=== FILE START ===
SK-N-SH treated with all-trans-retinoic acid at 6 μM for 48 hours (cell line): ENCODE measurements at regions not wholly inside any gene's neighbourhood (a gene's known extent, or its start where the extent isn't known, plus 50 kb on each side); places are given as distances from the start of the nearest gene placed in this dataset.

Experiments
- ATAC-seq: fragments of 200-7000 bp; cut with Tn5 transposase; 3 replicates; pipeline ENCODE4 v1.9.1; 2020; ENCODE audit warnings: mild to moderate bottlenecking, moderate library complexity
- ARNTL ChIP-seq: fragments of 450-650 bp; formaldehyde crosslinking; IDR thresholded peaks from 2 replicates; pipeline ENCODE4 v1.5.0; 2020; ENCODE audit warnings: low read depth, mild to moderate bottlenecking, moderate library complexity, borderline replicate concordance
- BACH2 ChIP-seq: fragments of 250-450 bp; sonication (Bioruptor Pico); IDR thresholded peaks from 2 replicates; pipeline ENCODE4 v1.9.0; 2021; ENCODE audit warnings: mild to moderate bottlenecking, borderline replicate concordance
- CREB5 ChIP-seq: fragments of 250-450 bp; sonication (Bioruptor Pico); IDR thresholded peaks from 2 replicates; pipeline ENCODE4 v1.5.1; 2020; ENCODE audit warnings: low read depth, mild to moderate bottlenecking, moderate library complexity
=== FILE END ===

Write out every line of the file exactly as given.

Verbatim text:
SK-N-SH treated with all-trans-retinoic acid at 6 μM for 48 hours (cell line): ENCODE measurements at regions not wholly inside any gene's neighbourhood (a gene's known extent, or its start where the extent isn't known, plus 50 kb on each side); places are given as distances from the start of the nearest gene placed in this dataset.

Experiments
- ATAC-seq: fragments of 200-7000 bp; cut with Tn5 transposase; 3 replicates; pipeline ENCODE4 v1.9.1; 2020; ENCODE audit warnings: mild to moderate bottlenecking, moderate library complexity
- ARNTL ChIP-seq: fragments of 450-650 bp; formaldehyde crosslinking; IDR thresholded peaks from 2 replicates; pipeline ENCODE4 v1.5.0; 2020; ENCODE audit warnings: low read depth, mild to moderate bottlenecking, moderate library complexity, borderline replicate concordance
- BACH2 ChIP-seq: fragments of 250-450 bp; sonication (Bioruptor Pico); IDR thresholded peaks from 2 replicates; pipeline ENCODE4 v1.9.0; 2021; ENCODE audit warnings: mild to moderate bottlenecking, borderline replicate concordance
- CREB5 ChIP-seq: fragments of 250-450 bp; sonication (Bioruptor Pico); IDR thresholded peaks from 2 replicates; pipeline ENCODE4 v1.5.1; 2020; ENCODE audit warnings: low read depth, mild to moderate bottlenecking, moderate library complexity